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The divide between retail winners and losers seemed to widen further this holiday season.
The losers seemed to garner most of the headlines over the past week. A parade of retailers, including Macy's, Sears and Barnes & Noble, delivered disappointing holiday sales. Women's apparel retailer The Limited shuttered its 250 brick-and-mortar stores. Retail heavyweight Wal-Mart Stores Inc. reportedly is planning to cut hundreds of jobs before the end of this month.
These retailers share a common thread: brick-and-mortar general merchandise, apparel or book chains, retail sectors that have been hurt by consumers choosing to spend more money online, or on other types of purchases, whether gadgets or home supplies or even experiences.
While general merchandise and discount brick-and-mortar store sales fell 2.8% this holiday season, online demand in the segment actually surged 29%, according to card-payment processor First Data in its 2016 SpendTrend report. Clothing and accessories stores saw a similar pattern, with a 0.8% in-store decline, compared with a 5.4% increase online. Sporting goods, hobby, book and music stores' physical store sales slid 6.9%, but the sub-sector's ecommerce sales surged 19%.
In line with the First Data findings, both Macy's and Barnes & Noble posted online holiday sales gains, but declines at their physical stores.
In total, the First Data study showed holiday season sales rose 3.6%, led by a 12% gain online. Physical store holiday sales rose 1.6%, down from a 2.5% increase in 2015. Ecommerce rose to 21.3% of the 2016 holiday season's sales, up from 15.4% in 2015.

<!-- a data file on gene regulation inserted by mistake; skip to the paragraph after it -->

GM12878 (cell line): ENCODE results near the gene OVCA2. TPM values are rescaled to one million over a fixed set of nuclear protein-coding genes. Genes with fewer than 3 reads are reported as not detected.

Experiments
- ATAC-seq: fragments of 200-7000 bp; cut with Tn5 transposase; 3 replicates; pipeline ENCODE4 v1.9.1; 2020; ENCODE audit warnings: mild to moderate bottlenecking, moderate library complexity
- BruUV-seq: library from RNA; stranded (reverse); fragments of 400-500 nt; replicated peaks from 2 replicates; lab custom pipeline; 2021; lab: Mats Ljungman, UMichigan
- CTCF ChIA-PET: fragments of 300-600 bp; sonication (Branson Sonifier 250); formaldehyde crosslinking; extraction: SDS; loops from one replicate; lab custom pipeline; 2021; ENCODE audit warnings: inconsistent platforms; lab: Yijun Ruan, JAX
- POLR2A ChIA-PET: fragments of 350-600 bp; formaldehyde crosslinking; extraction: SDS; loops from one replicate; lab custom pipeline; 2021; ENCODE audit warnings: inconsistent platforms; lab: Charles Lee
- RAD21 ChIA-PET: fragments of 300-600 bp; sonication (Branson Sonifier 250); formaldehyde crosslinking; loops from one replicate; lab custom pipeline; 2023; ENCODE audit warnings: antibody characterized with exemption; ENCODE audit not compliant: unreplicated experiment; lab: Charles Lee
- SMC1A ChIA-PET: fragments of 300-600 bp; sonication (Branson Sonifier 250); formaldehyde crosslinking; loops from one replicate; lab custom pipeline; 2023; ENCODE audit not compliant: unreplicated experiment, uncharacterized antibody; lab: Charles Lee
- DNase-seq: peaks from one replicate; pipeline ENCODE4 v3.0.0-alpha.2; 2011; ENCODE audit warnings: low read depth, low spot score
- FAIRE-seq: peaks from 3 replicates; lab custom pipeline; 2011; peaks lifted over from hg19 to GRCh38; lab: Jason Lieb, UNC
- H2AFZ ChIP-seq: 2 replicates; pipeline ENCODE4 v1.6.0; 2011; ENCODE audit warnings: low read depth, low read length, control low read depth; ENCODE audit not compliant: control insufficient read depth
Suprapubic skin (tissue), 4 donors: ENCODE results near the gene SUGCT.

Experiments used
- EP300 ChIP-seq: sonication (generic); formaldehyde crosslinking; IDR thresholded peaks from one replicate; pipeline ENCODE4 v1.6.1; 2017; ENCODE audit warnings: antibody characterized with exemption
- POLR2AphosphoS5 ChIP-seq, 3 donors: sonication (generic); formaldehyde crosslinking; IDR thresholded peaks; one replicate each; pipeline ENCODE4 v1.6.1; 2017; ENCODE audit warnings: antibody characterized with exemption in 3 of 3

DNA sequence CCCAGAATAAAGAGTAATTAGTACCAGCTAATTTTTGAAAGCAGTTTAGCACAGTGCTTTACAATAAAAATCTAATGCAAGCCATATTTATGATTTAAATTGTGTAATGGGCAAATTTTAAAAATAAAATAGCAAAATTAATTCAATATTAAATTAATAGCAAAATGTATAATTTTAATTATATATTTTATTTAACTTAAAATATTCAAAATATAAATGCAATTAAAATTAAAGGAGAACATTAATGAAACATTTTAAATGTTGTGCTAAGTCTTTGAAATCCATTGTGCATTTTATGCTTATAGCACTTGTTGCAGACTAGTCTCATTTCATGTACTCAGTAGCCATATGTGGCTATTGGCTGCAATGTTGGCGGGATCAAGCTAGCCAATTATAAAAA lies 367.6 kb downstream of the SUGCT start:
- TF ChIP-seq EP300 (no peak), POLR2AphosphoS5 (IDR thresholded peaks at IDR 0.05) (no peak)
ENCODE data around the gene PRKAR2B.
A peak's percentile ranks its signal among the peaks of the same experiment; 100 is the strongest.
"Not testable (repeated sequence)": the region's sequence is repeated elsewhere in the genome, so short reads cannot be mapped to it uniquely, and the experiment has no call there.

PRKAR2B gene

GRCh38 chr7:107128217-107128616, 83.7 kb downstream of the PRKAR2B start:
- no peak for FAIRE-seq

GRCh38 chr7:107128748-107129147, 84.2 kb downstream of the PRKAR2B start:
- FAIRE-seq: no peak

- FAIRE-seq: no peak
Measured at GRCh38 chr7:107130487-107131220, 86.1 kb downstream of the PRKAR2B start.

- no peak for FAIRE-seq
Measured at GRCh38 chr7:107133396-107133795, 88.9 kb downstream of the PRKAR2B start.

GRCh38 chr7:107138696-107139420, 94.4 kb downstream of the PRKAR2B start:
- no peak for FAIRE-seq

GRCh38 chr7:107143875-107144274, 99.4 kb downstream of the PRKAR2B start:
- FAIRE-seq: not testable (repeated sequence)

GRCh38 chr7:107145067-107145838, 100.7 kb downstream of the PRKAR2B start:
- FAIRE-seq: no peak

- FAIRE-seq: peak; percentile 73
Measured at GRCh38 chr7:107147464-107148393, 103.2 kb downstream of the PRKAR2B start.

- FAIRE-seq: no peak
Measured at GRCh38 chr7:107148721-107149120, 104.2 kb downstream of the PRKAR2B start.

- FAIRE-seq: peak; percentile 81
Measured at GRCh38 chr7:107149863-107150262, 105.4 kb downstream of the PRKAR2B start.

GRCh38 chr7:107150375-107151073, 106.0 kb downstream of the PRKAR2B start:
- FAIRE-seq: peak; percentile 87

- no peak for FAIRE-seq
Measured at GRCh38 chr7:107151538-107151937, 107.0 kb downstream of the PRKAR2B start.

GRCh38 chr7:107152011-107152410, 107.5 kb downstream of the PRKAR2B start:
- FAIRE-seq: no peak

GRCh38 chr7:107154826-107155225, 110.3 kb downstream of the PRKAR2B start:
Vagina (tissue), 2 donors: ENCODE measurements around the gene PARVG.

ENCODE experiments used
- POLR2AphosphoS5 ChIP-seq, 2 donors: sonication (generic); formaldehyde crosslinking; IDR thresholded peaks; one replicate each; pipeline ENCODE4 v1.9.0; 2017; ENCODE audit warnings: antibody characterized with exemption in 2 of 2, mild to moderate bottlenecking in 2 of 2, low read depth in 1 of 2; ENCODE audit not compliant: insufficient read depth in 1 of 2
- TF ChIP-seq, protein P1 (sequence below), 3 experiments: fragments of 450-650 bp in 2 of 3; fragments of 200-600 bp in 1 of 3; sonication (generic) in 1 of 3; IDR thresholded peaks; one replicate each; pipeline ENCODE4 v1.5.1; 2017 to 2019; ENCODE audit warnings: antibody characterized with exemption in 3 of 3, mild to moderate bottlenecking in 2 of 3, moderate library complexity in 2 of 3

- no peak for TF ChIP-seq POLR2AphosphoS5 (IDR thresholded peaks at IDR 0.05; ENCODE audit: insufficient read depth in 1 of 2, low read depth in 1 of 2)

Among the winners, Amazon continued to maintain its outsized lead. Amazon ate up 38% of holiday season online sales, according to Slice Intelligence, which studies digital receipts from a panel of 4.4 million online shoppers. Best Buy, a distant second on the online front, garnered a 3.9% online share, up from 3.5% in 2015.
Slice estimated Best Buy's holiday online sales surged 31%. Apple, meanwhile, was the fastest-growing merchant of the season, posting a 66% online sales increase, according to Slice.
Overall the electronics and appliance segment's 2016 holiday sales jumped 8.5%, reversing a 2.2% decline in 2015, according to First Data. And the sales gains weren't just online: physical store sales in the sector showed a 7.1% increase, while online sales rose 13.2%.
Building materials and garden equipment and supply stores also showed gains, with overall sales rising 10.7%. And for the furniture & home furnishings category, combined brick-and-mortar and ecommerce sales rose 2.2%.
"When people buy for their homes, they are less price conscious," said Crate & Barrel Chief Operating Officer Michael Relich. He said the home-furnishings and furniture chain has seen positive monthly same-store sales. "The home sector does well when the housing sector is doing well."
Slice's data also pointed to the housing-related retailers as one of the season's bright spots. It estimated Home Depot's holiday online sales jumped 40% and Lowe's sales surged 58%. Online retailer Wayfair's ecommerce sales gained 27%, according to Slice estimates.
Health & personal care stores group was another holiday winner. First Data showed combined online and physical store sales in the category rose 5.6%, following a 2.4% gain in 2015.
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